For Lombardo, yoga is more than a practice, it’s a life calling. She was just 9 years old, away at summer camp, when she was first exposed to its effects. “I was an insecure kid, but my first experience with yoga changed that. It made me feel good. I still remember the first time I did Savasana — that’s where it all began.”

That path eventually led her to New York City where she studied yoga with John Friend and Doug Keller, and Kashmir Shaivism, non-religious Tantra philosophy, while holding down a job at the Audubon Society. (Environmental stewardship is Lombardo’s other life passion.) She began teaching around the city, in nursing homes, children’s hospitals, and even a school for the blind.

Relocating to Los Angeles in 2008, this Chicago native quickly found a new client base among celebrity practitioners who were drawn to her holistic approach (she also practices reiki, massage and aromatherapy), and her genuine love of sharing the practice. In addition to her private clients, she teaches public classes at The Hub in West Los Angeles.

“We live this life once and I want to make sure I’m living it in a way where I can grow and become more aligned with my soul’s purpose,” she says. “Even if I practiced yoga for the rest of my life, I feel like I’d only be scratching the surface.”

Each of us can tap into the spirit of karma yoga in our own way, Lombardo says. Here are her 3 tips to get started.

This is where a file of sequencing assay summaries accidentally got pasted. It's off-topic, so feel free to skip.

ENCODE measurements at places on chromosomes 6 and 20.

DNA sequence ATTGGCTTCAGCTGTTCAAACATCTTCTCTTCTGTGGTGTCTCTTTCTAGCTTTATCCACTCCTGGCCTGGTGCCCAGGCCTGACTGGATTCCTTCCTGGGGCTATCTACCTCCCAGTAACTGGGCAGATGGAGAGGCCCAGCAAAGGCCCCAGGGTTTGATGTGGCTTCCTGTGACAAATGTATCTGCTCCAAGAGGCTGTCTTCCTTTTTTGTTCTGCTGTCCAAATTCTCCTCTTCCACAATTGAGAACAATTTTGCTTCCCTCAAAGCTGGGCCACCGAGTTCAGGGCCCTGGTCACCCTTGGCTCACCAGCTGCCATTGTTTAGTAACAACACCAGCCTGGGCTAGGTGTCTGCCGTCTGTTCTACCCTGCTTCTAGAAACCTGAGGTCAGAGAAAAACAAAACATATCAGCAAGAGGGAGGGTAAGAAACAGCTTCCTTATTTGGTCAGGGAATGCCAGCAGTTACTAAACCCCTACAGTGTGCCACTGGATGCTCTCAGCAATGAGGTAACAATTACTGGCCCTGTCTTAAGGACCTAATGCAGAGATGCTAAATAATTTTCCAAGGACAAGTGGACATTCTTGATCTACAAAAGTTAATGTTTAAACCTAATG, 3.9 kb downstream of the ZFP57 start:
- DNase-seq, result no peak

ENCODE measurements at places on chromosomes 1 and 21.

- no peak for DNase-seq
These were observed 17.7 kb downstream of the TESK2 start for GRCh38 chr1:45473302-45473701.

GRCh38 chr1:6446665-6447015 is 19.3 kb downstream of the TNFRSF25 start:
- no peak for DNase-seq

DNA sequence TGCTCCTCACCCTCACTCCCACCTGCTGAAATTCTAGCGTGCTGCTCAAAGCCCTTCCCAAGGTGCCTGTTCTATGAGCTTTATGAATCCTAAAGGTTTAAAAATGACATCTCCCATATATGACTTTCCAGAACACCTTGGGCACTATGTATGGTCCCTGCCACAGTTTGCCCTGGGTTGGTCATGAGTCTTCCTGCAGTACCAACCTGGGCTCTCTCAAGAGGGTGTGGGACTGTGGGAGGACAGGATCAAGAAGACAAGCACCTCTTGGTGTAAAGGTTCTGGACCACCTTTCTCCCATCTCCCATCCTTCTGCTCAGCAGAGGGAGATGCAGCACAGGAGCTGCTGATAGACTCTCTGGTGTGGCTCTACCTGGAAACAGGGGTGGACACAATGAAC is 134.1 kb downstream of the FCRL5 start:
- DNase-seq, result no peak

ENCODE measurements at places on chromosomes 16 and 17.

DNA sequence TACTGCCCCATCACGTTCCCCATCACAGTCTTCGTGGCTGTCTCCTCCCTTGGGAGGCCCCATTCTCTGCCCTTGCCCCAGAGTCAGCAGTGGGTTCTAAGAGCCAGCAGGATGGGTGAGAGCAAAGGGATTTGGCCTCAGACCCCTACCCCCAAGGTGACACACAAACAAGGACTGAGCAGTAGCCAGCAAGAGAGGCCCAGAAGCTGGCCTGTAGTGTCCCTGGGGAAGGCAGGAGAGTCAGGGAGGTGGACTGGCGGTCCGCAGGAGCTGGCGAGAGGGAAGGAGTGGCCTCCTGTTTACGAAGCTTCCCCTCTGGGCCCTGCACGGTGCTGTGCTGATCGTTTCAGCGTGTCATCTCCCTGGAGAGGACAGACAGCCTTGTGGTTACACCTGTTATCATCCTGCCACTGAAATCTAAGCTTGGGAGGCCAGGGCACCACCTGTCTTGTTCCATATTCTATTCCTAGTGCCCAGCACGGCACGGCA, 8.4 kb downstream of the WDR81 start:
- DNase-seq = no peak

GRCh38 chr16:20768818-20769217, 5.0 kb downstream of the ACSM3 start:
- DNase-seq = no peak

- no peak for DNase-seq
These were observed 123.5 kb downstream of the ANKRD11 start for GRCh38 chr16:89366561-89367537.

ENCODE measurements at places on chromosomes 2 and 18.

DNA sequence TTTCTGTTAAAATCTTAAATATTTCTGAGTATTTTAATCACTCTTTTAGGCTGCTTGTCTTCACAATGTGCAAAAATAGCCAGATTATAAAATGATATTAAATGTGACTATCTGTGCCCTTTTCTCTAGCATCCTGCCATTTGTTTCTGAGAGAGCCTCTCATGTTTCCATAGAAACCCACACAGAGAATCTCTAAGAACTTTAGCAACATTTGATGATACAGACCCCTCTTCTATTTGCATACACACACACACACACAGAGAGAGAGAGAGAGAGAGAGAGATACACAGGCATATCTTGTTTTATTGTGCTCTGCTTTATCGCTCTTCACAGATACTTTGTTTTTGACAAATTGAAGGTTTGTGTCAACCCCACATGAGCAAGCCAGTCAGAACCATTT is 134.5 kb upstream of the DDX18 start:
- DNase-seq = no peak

1. At the end of your morning meditation, ask yourself, “How can I use my talents and gifts today to serve others?” There are endless opportunities to be of service each day, from volunteering on a humanitarian project to helping a friend or even a stranger in the moment. By asking yourself this question in a mindful way, you’ll begin to create a new pattern in your consciousness orienting you to those opportunities. You’ll be amazed and inspired by how many ways there are to help.

2. Connect in meaningful ways with others. In our highly technological world, it’s easy to feel isolated and disconnected from community. This can lead to things like depression, cynicism, and even a sense of hopelessness and purposelessness. Restoring or creating a sense of connection, to the place you live and the people around you, will not only help you see the very important role you can play in the world, but will inspire the natural instinct humans have to support one another.

3. Become an expert on a cause. Whether it’s a local issue or a global one, dare to go deep. When we commit to really learning an issue, we create an opportunity to become a steward for that cause in a much more meaningful way. It’s easy to get fired up by all the needs out there. But spreading yourself too thin and fragmenting your attention only lessens your effectiveness. Instead, put that powerful energy into one thing, and feel the exhilaration of really helping to create change.

For more, visit yogajournal.com.